White House Press Secretary Sean Spicer is about to hold his third official press briefing.
The briefing is scheduled to begin at 1:00 p.m. Eastern Time. It can be viewed live in the embedded YouTube player via The White House.
Spicer will almost certainly be asked today about President Donald Trump’s announcement of a major investigation into voter fraud. During yesterday’s conference, Spicer confirmed that President Trump believes that millions of people voted illegally in the 2016 election and that this is the only reason he lost the popular vote; however, Spicer was not able to cite any evidence whatsoever of widespread voter fraud.
Another topic of discussion will be President Trump’s plan to sign an executive order enabling the construction of a wall along the southern border. Still many questions remain unanswered, including what the timeline of its construction would be and how it will be initially funded. And as Trump shifts his focus to immigration issues, it’s still not clear how the administration will deal with the Deferred Action for Childhood Arrivals program, which gives protection to people who arrived in the United States illegally when they were children. During the campaign, Trump promised to reverse this.
“We will immediately terminate President Obama’s two illegal executive amnesties, in which he defied federal law and the constitution to give amnesty to approximately 5 million illegal immigrants,” Trump said during an immigration speech in August 2016.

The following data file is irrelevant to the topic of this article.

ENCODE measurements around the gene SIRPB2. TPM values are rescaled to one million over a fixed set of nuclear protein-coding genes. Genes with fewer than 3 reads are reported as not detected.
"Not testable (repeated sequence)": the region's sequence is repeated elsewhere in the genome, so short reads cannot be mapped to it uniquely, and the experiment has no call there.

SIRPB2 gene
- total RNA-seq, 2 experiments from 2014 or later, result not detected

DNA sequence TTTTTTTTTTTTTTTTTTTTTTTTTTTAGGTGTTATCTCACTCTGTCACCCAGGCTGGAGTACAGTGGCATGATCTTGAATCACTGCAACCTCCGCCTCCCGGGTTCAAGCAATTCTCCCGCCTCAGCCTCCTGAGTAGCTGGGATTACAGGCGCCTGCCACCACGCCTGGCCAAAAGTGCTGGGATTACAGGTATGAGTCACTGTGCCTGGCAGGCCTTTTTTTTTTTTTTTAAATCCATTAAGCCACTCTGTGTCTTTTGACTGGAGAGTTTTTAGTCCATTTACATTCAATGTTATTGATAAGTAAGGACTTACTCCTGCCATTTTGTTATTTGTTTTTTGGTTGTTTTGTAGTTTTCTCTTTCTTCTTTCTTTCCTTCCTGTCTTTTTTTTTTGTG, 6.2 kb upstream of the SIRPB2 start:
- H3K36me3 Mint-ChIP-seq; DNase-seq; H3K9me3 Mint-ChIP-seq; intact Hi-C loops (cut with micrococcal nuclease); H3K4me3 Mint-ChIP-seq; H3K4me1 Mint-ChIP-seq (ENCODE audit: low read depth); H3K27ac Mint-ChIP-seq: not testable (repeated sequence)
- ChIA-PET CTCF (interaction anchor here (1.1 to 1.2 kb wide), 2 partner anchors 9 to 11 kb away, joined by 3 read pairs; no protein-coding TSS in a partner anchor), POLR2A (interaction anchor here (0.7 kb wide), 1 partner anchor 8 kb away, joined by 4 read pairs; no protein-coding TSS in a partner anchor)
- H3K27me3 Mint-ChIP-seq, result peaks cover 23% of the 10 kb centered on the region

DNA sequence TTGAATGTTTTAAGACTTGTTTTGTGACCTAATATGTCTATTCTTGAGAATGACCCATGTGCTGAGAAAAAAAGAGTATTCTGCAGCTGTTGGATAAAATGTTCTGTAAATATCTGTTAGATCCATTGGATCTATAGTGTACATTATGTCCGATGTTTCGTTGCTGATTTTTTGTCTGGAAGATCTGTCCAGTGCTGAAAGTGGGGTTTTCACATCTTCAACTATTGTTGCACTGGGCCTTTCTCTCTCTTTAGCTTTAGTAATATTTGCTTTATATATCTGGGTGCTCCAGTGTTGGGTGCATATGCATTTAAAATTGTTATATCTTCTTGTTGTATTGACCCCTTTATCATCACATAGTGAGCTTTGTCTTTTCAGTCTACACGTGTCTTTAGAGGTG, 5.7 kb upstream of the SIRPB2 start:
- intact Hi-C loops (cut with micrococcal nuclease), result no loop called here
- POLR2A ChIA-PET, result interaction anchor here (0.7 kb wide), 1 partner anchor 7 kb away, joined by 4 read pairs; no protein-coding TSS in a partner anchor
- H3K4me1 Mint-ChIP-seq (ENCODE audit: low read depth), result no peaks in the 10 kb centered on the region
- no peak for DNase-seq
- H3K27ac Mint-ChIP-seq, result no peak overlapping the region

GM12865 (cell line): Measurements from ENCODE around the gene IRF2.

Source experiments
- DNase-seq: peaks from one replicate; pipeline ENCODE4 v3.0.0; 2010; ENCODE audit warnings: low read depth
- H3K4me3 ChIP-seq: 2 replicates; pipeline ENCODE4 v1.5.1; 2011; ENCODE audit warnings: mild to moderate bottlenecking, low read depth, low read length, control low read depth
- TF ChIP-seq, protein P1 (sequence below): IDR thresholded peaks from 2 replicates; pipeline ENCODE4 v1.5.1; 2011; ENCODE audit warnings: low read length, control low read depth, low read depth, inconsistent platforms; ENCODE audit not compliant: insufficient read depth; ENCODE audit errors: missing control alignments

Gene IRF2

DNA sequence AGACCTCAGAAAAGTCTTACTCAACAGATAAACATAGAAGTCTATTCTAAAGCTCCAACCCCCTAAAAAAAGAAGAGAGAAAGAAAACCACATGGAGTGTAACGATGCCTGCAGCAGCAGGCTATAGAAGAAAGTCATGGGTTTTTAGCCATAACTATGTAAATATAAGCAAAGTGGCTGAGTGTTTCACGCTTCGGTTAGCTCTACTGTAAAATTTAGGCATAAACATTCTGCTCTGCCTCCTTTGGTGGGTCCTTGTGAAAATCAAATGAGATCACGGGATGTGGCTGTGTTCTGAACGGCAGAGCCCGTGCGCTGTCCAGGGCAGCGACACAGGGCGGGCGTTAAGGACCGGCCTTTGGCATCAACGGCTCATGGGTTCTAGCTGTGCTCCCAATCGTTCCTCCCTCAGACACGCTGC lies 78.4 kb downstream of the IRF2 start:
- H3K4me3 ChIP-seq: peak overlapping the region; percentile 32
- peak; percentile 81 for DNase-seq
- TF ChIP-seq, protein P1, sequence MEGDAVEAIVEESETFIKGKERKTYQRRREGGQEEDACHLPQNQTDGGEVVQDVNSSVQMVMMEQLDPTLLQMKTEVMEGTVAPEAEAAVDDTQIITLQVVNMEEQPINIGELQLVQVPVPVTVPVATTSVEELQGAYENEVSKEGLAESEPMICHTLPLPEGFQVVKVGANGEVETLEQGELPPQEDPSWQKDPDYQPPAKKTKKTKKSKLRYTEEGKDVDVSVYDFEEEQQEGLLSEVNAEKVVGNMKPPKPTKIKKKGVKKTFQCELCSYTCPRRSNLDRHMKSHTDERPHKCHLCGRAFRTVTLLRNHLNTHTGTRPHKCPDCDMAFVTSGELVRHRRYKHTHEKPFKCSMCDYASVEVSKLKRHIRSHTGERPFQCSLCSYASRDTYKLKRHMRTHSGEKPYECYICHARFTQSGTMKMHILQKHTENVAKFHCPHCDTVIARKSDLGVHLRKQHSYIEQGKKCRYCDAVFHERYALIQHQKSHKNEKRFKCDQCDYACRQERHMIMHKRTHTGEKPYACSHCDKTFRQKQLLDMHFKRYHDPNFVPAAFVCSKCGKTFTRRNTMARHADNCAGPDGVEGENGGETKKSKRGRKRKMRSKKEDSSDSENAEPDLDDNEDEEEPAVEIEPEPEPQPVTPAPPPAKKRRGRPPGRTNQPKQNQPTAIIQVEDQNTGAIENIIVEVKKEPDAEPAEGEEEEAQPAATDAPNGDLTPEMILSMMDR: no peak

However, Trump has since implied he might not completely reverse DACA, saying in December that “we’re going to work something out” for these immigrants who were brought to the U.S. as children and don’t have full legal status.
In addition, Spicer will likely be asked about a Washington Post report that President Trump is considering authorizing the CIA to reopen “black site” prisons and reinstitute interrogation tactics that were stopped by President Obama. Senator John McCain responded to this report this morning, saying that no matter what executive order the president might sign, the United States will not be engaging in torture.
“During both our personal conversations and his confirmation hearing, CIA Director Mike Pompeo repeatedly committed to me that he will comply with the law that applies the Army Field Manual’s interrogation requirements to all U.S. agencies, including the CIA,” McCain said in a statement. “In response to written questions from the Senate Armed Services Committee, Secretary of Defense James Mattis said he ‘support[s] using the Army Field Manual as the single standard for all U.S. military interrogations.’ I am confident these leaders will be true to their word.”